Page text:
According to the Oxford Dictionary, there were an estimated 170,000 words in use in the English language 30 years ago. It’s said that the average anglophone knows 1/17th of them. Wondering how many words there are in Japanese? It’s hard to say. Being an agglutinative language that borrows words from English, German and French, among others, and with slang that’s created and forgotten in the blink of an eye, there’s no sure way to quantify. In this series, we dive deeper into the etymology and meaning of Japanese words that have no equivalent in the English language.


As is the case with many languages, some words are easier to pick up than others, no matter how complex they might be. しょうがない (read shouganai) is one of them. You might have heard it muttered by a winded salaryman after the train doors close just before he can leap in, or a mother trying to console her child who just dropped his chocolate ice cream on the sidewalk. I like to think of it as the “sigh” word because that’s usually how it comes out when I say it.

shoganai shouganai

Despite generally classified as N2-level vocabulary across several Japanese Proficiency Test online resources, the word itself is quickly adopted by language learners across the globe. Shouganai is deeply rooted in daily conversation, and rare are the days where it’s left unsaid. Like much of the Japanese language, there are different ways to say it depending on who you’re with:

• Chilling with your friends on the weekend? Stick to the classic shouganai.

• Going over your next proposal with the CEO? Level-up to 仕方がない (read shikataganai). You can even substitute that last part with ありません (read arimasen) if you’re wearing your fancy pants.

• Having (and spilling) tea with the Emperor? Switch to 致し方ない (read itashikatanai) so as to humble yourself.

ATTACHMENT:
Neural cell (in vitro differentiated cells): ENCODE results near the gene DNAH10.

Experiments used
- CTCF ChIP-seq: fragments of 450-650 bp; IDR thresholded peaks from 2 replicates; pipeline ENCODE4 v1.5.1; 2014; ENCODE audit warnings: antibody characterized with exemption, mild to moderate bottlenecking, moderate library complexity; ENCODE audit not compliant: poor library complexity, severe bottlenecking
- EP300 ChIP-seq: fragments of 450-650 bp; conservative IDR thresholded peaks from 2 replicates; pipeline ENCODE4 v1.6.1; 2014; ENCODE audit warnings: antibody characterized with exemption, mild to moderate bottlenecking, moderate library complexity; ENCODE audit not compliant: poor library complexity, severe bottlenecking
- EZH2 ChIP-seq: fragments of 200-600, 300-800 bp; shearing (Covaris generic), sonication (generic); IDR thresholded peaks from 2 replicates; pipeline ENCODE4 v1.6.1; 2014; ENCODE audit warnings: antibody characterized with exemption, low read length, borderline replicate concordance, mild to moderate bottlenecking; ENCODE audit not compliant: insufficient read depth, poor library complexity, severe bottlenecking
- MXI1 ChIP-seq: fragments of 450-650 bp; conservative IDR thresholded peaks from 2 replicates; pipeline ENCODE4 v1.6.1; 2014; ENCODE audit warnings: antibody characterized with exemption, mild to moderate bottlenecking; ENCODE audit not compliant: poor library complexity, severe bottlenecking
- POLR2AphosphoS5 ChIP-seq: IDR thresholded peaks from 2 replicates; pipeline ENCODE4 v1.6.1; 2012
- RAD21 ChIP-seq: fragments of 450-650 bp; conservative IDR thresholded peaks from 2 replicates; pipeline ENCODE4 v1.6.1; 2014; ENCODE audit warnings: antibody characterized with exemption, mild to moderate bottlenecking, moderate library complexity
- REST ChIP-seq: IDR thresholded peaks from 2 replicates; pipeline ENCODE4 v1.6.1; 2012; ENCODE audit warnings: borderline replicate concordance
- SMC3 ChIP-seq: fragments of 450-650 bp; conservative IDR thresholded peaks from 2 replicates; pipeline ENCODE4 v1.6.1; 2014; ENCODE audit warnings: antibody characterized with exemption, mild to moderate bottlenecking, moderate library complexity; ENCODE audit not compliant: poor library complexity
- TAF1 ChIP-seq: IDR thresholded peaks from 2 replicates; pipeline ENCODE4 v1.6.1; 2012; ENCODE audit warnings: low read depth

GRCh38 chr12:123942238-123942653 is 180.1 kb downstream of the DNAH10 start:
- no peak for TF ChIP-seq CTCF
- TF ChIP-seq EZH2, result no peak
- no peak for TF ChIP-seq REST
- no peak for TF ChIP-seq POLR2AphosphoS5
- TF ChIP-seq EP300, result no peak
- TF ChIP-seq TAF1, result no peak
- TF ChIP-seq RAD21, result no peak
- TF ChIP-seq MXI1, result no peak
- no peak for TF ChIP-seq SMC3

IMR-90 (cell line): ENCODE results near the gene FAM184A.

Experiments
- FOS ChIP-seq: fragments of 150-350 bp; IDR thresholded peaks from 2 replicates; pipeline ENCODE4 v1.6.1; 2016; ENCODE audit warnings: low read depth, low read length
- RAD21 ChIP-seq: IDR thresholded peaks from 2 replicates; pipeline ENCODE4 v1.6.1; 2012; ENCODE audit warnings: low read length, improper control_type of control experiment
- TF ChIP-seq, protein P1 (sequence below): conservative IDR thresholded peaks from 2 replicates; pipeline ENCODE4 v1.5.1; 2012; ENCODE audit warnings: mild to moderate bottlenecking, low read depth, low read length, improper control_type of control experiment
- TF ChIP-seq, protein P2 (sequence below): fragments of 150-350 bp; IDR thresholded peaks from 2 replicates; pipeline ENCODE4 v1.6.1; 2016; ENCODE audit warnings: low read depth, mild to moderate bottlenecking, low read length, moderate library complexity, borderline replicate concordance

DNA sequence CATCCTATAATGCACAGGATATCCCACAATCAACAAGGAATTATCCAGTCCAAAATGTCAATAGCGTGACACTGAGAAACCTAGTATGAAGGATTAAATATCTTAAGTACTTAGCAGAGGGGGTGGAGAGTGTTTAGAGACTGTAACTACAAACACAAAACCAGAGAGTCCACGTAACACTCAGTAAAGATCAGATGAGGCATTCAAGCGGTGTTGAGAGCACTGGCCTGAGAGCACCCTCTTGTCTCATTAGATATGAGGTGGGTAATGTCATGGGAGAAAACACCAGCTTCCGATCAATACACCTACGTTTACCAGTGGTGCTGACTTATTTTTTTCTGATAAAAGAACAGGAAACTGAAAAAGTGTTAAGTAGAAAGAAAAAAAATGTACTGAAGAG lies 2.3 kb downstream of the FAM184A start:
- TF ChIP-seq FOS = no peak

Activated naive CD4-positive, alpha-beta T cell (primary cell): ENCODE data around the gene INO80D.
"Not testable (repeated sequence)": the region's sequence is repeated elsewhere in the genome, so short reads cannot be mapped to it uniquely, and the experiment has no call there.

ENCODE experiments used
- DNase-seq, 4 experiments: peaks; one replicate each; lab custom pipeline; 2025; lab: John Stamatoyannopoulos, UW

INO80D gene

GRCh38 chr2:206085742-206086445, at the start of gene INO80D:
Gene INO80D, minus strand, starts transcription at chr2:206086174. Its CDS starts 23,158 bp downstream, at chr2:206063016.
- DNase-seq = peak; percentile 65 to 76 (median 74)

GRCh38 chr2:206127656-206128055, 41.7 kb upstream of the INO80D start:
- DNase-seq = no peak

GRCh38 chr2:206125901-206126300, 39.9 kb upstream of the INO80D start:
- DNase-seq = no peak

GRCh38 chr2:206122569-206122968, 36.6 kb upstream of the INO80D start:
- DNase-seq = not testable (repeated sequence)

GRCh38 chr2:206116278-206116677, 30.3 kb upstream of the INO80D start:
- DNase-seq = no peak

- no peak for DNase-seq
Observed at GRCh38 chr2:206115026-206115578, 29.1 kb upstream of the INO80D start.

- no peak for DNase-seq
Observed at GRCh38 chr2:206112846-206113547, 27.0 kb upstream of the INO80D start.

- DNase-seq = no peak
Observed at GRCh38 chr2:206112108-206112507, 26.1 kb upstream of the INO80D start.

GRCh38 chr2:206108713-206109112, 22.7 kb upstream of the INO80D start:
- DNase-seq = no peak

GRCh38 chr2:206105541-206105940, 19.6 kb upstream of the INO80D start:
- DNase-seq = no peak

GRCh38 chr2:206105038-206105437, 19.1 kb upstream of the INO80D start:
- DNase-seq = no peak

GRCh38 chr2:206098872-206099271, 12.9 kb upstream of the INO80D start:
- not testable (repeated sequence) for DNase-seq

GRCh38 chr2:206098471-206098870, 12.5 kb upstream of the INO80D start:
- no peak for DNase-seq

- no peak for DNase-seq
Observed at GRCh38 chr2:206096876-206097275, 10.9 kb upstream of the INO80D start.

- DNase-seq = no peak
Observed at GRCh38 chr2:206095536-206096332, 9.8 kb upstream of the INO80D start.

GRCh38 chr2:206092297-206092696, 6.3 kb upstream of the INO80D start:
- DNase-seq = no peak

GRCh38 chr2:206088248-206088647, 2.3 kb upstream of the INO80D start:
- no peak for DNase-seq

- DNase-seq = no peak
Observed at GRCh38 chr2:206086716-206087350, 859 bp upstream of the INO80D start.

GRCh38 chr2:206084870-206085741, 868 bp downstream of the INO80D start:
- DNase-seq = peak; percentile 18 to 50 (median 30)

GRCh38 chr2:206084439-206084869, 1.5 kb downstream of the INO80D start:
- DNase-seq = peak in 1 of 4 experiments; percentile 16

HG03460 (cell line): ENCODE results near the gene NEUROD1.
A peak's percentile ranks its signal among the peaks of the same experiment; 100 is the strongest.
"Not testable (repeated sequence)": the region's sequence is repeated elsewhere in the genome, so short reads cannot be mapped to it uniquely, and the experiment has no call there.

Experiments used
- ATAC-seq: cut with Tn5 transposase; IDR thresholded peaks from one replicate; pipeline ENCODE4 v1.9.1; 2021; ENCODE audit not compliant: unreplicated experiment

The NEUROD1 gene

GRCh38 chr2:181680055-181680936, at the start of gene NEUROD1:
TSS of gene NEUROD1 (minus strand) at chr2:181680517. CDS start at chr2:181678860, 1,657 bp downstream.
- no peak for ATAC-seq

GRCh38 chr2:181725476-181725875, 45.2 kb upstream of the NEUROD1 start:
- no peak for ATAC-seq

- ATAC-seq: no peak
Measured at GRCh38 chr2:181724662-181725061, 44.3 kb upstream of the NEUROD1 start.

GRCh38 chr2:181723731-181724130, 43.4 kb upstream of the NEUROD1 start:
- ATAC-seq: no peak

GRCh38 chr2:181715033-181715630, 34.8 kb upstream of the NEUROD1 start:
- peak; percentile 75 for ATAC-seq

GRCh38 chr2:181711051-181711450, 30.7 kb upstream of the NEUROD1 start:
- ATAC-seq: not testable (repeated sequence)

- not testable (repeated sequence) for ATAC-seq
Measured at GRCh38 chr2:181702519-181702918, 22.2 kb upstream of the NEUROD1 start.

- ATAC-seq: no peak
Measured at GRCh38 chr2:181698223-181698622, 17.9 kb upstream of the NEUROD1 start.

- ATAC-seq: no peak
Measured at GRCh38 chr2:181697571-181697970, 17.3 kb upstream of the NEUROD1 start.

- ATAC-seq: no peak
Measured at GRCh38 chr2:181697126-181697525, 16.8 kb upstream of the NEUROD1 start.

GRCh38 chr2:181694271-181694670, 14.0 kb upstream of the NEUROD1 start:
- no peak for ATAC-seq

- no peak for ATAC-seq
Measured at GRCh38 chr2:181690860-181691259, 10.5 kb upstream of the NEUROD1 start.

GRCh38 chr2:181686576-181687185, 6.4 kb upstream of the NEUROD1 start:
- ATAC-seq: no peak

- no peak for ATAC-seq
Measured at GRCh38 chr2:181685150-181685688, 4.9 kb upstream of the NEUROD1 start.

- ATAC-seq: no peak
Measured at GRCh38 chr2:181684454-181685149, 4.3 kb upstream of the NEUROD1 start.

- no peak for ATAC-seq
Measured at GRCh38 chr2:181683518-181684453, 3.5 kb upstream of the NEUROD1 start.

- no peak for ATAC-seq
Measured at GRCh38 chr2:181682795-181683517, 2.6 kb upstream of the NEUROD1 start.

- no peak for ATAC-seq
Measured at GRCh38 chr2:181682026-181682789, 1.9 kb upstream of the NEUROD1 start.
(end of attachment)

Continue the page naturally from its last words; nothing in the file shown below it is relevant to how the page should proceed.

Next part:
Unfortunately, the expression is also often misused by Japanese language learners without knowledge or consideration for everything it stands for. The most common English translation is “it cannot be helped.” It’s a faithful literal translation that carries the meaning of the original orthograph 仕様がない (read shiyouganai), but it doesn’t evoke the real meat of the word. 

Shouganai is an underlying mentality generally shared among Japanese people that comes down to control of a situation, or rather lack thereof. Situations that call for the use of the word should be the ones you have no control over, like if you got caught in the rain without an umbrella. It’s unclear whether you can trace it back to Shintoism or Buddhism, but at the heart of shouganai is the reminder that while we can’t control our environment, we can control our reactions to unfavorable situations.

This, of course, isn’t unique to Japan. Many have compared shouganai to “sh*t happens” and “no worries” attitudes in North America and Europe. But that’s just it: shouganai isn’t an attitude.

Shouganai the mentality can bring a good, dare I say healthy, perspective on things. Accepting that some things aren’t in your control can be quite relieving for some. When you have to deal with the city ward office, and there’s a long wait ahead of you, it’s shouganai. Why worry and waste energy on something you can’t do anything about? Might as well bring a book and make the best of that time.

shoganai shouganai rocks

Many, however, link various Japanese sociological issues to the shouganai mentality. It can be frustrating to hear so often, and in the eyes of the world, it might come across as cowardly or pessimistic. An extreme example would be a woman getting groped on the train. “It was rush hour, shouganai.” There’s no use telling authorities because they’ll likely not be in her favor or they wouldn’t know how to approach such a problem. Others link shouganai to the low voting rates in the last few years, stating that the Japanese population distrusts their government so much that they shouldn’t even bother to try and voice their opinions.

It’s not an unsupported argument, and it’s certainly interesting to think something would have such a noticeable effect, but the reality is far more complex, isn’t it?

Let us know your favorite shouganai moments!